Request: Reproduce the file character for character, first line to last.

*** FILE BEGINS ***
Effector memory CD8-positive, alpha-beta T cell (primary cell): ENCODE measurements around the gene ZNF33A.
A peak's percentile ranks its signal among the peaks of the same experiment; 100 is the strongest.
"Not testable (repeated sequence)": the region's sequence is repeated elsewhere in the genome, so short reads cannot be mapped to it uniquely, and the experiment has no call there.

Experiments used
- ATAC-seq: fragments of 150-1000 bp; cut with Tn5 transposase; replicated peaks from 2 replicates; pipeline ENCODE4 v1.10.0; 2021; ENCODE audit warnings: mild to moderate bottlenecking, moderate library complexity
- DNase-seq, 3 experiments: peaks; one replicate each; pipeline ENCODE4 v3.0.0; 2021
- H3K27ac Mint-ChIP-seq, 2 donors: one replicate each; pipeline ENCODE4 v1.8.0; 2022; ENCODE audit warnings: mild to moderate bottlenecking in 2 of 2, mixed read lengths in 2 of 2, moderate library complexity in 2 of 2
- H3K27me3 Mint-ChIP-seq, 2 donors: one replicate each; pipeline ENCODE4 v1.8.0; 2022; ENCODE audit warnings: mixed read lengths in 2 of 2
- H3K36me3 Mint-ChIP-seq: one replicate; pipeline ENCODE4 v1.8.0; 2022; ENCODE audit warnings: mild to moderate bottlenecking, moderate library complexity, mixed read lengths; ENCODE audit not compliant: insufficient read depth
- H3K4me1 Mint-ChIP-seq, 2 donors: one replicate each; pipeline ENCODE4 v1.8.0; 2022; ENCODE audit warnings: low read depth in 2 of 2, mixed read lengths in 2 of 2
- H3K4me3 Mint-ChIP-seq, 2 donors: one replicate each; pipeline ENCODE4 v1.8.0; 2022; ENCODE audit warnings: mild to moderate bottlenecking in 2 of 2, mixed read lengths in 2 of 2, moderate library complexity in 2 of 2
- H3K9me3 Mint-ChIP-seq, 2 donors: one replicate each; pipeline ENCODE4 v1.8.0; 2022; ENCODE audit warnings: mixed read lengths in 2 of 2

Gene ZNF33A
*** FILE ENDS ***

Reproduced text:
Effector memory CD8-positive, alpha-beta T cell (primary cell): ENCODE measurements around the gene ZNF33A.
A peak's percentile ranks its signal among the peaks of the same experiment; 100 is the strongest.
"Not testable (repeated sequence)": the region's sequence is repeated elsewhere in the genome, so short reads cannot be mapped to it uniquely, and the experiment has no call there.

Experiments used
- ATAC-seq: fragments of 150-1000 bp; cut with Tn5 transposase; replicated peaks from 2 replicates; pipeline ENCODE4 v1.10.0; 2021; ENCODE audit warnings: mild to moderate bottlenecking, moderate library complexity
- DNase-seq, 3 experiments: peaks; one replicate each; pipeline ENCODE4 v3.0.0; 2021
- H3K27ac Mint-ChIP-seq, 2 donors: one replicate each; pipeline ENCODE4 v1.8.0; 2022; ENCODE audit warnings: mild to moderate bottlenecking in 2 of 2, mixed read lengths in 2 of 2, moderate library complexity in 2 of 2
- H3K27me3 Mint-ChIP-seq, 2 donors: one replicate each; pipeline ENCODE4 v1.8.0; 2022; ENCODE audit warnings: mixed read lengths in 2 of 2
- H3K36me3 Mint-ChIP-seq: one replicate; pipeline ENCODE4 v1.8.0; 2022; ENCODE audit warnings: mild to moderate bottlenecking, moderate library complexity, mixed read lengths; ENCODE audit not compliant: insufficient read depth
- H3K4me1 Mint-ChIP-seq, 2 donors: one replicate each; pipeline ENCODE4 v1.8.0; 2022; ENCODE audit warnings: low read depth in 2 of 2, mixed read lengths in 2 of 2
- H3K4me3 Mint-ChIP-seq, 2 donors: one replicate each; pipeline ENCODE4 v1.8.0; 2022; ENCODE audit warnings: mild to moderate bottlenecking in 2 of 2, mixed read lengths in 2 of 2, moderate library complexity in 2 of 2
- H3K9me3 Mint-ChIP-seq, 2 donors: one replicate each; pipeline ENCODE4 v1.8.0; 2022; ENCODE audit warnings: mixed read lengths in 2 of 2

Gene ZNF33A